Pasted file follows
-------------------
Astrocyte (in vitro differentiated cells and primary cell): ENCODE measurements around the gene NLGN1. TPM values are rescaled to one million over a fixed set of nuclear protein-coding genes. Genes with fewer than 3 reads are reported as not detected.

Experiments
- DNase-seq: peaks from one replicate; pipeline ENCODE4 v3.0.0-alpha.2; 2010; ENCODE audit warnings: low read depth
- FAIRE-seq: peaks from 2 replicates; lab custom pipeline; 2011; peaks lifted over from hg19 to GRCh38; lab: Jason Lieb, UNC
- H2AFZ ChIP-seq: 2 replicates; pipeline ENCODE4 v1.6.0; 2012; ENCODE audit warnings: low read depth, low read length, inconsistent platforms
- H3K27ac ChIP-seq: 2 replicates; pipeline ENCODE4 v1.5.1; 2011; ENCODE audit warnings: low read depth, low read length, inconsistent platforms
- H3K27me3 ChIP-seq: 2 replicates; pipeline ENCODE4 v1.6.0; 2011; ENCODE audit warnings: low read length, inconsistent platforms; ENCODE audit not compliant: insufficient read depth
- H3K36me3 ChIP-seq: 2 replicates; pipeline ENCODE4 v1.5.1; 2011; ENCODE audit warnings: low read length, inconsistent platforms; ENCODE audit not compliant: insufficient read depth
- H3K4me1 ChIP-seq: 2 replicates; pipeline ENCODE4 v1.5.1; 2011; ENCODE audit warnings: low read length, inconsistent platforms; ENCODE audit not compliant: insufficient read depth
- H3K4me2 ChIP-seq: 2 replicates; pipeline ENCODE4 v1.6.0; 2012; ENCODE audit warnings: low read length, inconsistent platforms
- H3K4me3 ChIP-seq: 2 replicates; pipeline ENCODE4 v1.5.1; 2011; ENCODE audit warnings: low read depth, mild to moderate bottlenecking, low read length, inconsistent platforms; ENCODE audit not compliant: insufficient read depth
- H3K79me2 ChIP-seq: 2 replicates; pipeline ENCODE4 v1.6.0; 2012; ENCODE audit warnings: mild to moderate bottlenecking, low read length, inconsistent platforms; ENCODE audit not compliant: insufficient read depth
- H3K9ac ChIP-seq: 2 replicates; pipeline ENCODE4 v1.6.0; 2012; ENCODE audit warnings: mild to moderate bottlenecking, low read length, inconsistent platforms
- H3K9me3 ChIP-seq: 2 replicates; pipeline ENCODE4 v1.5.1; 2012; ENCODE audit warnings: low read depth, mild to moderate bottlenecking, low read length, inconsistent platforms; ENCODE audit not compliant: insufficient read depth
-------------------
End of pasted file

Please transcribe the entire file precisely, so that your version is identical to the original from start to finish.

Astrocyte (in vitro differentiated cells and primary cell): ENCODE measurements around the gene NLGN1. TPM values are rescaled to one million over a fixed set of nuclear protein-coding genes. Genes with fewer than 3 reads are reported as not detected.

Experiments
- DNase-seq: peaks from one replicate; pipeline ENCODE4 v3.0.0-alpha.2; 2010; ENCODE audit warnings: low read depth
- FAIRE-seq: peaks from 2 replicates; lab custom pipeline; 2011; peaks lifted over from hg19 to GRCh38; lab: Jason Lieb, UNC
- H2AFZ ChIP-seq: 2 replicates; pipeline ENCODE4 v1.6.0; 2012; ENCODE audit warnings: low read depth, low read length, inconsistent platforms
- H3K27ac ChIP-seq: 2 replicates; pipeline ENCODE4 v1.5.1; 2011; ENCODE audit warnings: low read depth, low read length, inconsistent platforms
- H3K27me3 ChIP-seq: 2 replicates; pipeline ENCODE4 v1.6.0; 2011; ENCODE audit warnings: low read length, inconsistent platforms; ENCODE audit not compliant: insufficient read depth
- H3K36me3 ChIP-seq: 2 replicates; pipeline ENCODE4 v1.5.1; 2011; ENCODE audit warnings: low read length, inconsistent platforms; ENCODE audit not compliant: insufficient read depth
- H3K4me1 ChIP-seq: 2 replicates; pipeline ENCODE4 v1.5.1; 2011; ENCODE audit warnings: low read length, inconsistent platforms; ENCODE audit not compliant: insufficient read depth
- H3K4me2 ChIP-seq: 2 replicates; pipeline ENCODE4 v1.6.0; 2012; ENCODE audit warnings: low read length, inconsistent platforms
- H3K4me3 ChIP-seq: 2 replicates; pipeline ENCODE4 v1.5.1; 2011; ENCODE audit warnings: low read depth, mild to moderate bottlenecking, low read length, inconsistent platforms; ENCODE audit not compliant: insufficient read depth
- H3K79me2 ChIP-seq: 2 replicates; pipeline ENCODE4 v1.6.0; 2012; ENCODE audit warnings: mild to moderate bottlenecking, low read length, inconsistent platforms; ENCODE audit not compliant: insufficient read depth
- H3K9ac ChIP-seq: 2 replicates; pipeline ENCODE4 v1.6.0; 2012; ENCODE audit warnings: mild to moderate bottlenecking, low read length, inconsistent platforms
- H3K9me3 ChIP-seq: 2 replicates; pipeline ENCODE4 v1.5.1; 2012; ENCODE audit warnings: low read depth, mild to moderate bottlenecking, low read length, inconsistent platforms; ENCODE audit not compliant: insufficient read depth